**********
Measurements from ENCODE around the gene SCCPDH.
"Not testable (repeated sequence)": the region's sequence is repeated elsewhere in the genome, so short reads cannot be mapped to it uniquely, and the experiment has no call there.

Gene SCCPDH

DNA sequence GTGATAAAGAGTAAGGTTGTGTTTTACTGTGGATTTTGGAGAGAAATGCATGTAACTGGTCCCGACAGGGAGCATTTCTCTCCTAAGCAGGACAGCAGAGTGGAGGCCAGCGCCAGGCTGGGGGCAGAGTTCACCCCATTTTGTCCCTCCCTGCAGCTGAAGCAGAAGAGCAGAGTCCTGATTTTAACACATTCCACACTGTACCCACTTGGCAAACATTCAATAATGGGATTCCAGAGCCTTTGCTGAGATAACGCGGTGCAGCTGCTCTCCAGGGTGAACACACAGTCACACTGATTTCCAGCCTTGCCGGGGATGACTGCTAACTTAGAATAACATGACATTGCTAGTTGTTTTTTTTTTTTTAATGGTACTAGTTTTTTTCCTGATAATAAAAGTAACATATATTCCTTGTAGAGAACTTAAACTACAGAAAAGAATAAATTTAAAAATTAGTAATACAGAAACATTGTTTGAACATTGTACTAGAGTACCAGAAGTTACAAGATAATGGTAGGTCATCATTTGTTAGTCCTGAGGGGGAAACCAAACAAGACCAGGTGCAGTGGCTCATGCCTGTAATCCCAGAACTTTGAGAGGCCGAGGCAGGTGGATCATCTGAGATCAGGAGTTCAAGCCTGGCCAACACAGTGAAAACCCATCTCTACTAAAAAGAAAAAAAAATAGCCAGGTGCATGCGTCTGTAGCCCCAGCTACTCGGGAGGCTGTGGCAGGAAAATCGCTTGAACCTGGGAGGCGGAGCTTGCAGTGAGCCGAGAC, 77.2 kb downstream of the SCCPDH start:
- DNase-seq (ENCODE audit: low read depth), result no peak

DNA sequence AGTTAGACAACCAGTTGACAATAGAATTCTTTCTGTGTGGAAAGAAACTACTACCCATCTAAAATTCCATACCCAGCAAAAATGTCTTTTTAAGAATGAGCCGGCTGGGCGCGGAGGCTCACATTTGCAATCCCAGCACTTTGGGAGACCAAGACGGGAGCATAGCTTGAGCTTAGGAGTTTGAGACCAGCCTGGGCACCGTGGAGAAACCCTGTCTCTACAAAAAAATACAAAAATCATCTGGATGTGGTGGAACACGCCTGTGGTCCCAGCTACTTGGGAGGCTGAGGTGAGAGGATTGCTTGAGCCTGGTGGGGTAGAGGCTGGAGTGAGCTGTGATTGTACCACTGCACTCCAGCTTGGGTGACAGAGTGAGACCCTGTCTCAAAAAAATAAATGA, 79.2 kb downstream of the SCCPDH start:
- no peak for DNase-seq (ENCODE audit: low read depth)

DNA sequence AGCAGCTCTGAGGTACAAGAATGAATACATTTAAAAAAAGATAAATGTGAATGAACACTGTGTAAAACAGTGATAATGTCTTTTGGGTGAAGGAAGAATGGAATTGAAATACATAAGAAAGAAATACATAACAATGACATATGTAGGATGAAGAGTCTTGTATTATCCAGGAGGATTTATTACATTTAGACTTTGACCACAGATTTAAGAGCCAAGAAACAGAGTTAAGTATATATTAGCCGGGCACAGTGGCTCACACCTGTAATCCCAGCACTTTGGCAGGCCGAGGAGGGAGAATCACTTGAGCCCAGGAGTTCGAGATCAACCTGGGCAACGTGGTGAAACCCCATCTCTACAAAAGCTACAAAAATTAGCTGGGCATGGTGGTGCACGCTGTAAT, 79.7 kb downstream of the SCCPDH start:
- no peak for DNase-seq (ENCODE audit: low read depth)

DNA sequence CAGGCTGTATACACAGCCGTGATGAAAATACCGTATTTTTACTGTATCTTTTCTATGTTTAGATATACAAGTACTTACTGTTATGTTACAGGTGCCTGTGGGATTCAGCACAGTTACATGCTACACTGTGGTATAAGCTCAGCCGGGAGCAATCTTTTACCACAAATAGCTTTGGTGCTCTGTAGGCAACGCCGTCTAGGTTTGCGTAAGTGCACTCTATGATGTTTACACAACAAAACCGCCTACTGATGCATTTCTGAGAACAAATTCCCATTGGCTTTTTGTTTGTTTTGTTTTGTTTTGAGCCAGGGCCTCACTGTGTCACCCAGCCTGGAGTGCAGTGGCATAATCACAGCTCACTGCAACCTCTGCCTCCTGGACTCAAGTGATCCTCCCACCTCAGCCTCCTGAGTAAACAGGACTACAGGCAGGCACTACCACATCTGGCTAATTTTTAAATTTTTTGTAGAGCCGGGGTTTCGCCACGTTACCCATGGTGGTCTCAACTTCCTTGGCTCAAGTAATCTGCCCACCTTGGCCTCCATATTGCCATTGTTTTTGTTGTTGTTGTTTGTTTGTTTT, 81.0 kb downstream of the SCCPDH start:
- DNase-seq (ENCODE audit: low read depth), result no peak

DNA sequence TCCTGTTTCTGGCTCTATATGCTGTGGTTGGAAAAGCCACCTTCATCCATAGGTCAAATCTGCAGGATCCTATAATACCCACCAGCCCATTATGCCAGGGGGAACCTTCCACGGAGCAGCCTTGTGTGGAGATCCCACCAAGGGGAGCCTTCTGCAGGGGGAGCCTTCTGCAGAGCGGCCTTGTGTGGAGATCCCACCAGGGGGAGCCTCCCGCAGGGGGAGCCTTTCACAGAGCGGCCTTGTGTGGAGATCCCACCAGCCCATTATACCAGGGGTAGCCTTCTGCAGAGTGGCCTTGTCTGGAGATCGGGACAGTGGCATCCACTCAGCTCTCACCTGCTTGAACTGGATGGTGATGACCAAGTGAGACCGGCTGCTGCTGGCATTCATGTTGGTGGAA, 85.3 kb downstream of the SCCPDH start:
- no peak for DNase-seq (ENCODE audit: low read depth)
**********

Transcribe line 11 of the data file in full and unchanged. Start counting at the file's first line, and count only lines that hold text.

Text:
- DNase-seq (ENCODE audit: low read depth), result no peak